In Writing as in Life, Let Your Subconcious Do The Work

I have officially been edged out of my house and have made a little office for myself in the garage. The contractors have made their way from the third floor, all the way to the first floor of my house, working their way down and repainting the entire thing along the way. Eventually, they will blow out the garage, and I will be stuck on my front lawn as I supervise the job and keep them moving along. We’ve been under construction in this house for most of the time we’ve lived here, thanks to the hurricane, so I know I need to stick around while the work gets done.

I remembered something from my story grid podcast today. In it, the co-host Shawn Coyne described how to solve a narrative problem, or rather a strategy for solving a narrative problem. By the way, a narrative problem is some plot-hole or inconsistency in a story that you, as the writer, is trying to resolve without the use of a dues ex machina. To paraphrase Shawn Coyne, he said,

“Come back to it later, but for a while, leave it alone. Let your subconscious mull it over, and the answer may come to you while you’re mowing your lawn, or shampooing your hair.”

I described before that a story is a series of creative decisions, and how life too can be viewed as a series of creative decisions. I suppose that because answering the question of what do I want out of life, cuts to the core of some existential question, much like creative writing does. So, Shawn Coyne’s advice to shelve these creative questions is also useful in creative life questions as well. Maybe the best thing to do when confronted with what to do with the next two years or your life is to shelve it. Come back to it later. Maybe, like with a narrative problem, some solution will present itself at an unexpected moment. At the very least, you’ll likely have more clarity after you’ve let your subconscious handle it for a little while.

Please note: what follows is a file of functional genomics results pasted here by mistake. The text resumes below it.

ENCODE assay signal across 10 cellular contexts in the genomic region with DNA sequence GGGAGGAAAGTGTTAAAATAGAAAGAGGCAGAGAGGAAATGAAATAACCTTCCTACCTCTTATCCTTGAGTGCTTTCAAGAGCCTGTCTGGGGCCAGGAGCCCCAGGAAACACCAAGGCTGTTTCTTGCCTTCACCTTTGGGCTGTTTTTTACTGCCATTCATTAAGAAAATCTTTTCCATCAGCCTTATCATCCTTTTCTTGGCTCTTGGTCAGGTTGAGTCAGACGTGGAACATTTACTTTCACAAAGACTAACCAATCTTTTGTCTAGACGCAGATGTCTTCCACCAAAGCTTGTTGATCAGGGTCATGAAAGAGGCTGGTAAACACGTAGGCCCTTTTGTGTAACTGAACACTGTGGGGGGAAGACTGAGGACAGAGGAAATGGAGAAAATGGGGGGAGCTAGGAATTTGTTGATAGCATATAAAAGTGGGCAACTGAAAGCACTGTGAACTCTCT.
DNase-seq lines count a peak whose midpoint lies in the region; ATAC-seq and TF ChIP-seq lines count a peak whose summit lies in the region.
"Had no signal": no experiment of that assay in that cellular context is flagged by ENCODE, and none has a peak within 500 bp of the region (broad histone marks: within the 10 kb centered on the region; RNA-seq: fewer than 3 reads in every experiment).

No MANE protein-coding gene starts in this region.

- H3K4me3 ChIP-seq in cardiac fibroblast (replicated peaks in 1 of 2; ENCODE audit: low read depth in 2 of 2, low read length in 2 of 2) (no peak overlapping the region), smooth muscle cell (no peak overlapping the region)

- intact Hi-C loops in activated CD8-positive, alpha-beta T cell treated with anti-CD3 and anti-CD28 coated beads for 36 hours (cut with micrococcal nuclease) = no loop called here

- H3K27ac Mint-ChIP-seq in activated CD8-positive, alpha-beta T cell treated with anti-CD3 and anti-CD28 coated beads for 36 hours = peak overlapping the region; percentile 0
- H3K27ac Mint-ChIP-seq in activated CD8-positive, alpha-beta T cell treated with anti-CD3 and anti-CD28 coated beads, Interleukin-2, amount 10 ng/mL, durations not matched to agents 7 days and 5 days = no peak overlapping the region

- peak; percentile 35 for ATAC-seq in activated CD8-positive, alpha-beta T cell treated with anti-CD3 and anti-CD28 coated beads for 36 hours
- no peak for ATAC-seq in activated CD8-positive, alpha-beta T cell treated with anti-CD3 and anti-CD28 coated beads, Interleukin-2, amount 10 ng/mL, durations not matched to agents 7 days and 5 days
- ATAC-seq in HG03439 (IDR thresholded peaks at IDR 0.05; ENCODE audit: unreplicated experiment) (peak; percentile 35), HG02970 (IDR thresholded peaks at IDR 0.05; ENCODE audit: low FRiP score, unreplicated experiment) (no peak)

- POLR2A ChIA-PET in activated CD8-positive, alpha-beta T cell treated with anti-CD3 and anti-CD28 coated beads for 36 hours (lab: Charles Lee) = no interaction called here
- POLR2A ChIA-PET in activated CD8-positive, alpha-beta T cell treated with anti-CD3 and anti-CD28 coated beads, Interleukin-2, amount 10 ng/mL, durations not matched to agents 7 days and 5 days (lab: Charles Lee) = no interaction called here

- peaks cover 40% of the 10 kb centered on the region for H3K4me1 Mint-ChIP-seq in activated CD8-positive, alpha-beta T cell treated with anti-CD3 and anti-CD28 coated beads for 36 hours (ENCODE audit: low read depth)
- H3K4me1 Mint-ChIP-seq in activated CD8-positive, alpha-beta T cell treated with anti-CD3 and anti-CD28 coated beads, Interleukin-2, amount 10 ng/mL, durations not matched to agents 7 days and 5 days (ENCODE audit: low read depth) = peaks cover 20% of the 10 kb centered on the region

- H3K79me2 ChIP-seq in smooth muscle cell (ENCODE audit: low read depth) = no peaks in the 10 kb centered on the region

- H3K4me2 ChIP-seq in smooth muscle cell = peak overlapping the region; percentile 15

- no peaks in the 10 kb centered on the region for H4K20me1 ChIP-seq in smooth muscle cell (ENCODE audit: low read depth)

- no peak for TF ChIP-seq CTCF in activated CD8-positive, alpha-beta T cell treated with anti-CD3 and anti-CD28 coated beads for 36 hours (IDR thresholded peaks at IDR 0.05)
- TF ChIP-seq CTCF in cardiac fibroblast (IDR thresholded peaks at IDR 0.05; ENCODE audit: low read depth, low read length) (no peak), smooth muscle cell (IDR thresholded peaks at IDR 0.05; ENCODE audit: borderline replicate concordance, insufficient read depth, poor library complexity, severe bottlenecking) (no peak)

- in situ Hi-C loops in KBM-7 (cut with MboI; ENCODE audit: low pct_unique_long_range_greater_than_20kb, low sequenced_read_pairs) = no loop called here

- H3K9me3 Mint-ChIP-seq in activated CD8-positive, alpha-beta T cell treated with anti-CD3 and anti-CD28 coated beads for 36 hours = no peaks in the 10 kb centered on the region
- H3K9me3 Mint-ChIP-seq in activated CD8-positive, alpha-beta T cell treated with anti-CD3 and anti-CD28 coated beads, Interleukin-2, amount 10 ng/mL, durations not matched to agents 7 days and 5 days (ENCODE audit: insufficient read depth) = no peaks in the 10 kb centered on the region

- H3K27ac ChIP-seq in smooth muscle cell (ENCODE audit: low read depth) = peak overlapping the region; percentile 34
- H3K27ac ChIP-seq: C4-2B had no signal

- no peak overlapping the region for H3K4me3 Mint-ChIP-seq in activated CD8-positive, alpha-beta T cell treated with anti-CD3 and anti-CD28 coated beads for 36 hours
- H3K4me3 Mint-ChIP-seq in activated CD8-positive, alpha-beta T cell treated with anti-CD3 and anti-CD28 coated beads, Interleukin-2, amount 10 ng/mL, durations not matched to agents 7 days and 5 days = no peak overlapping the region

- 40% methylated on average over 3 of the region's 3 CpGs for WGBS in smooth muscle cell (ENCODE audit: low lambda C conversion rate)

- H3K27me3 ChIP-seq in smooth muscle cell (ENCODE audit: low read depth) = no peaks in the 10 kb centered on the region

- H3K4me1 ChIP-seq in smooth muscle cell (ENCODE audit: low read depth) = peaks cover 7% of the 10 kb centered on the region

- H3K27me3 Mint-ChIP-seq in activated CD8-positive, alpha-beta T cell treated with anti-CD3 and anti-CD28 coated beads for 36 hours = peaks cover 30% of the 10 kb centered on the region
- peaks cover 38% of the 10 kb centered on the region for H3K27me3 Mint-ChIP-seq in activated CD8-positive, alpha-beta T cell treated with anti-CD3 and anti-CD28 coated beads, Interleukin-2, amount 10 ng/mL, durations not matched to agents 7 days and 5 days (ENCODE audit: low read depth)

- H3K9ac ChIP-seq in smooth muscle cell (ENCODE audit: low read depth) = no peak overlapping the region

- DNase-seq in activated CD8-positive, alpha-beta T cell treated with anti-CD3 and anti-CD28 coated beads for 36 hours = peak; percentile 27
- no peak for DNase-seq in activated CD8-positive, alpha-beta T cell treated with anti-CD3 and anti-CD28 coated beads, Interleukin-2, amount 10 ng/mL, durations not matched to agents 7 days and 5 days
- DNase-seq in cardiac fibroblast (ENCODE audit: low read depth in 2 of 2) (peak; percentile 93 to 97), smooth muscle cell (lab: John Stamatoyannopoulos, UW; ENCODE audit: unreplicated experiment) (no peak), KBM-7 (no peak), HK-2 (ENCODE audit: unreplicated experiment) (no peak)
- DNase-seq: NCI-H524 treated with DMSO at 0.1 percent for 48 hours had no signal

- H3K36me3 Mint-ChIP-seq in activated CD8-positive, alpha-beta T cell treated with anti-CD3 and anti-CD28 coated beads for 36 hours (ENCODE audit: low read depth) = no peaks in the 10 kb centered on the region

Fortunately we’re past this point now.

2 thoughts

  1. I hate that your subconscious doesn’t work when you really want it to, and yet it gives you marvellous solutions when the problem doesn’t really matter to you anymore. This must be why I’ve taken to rearranging the spice rack when I come across a narrative problem myself, lol.

    Thanks for sharing, Diana!

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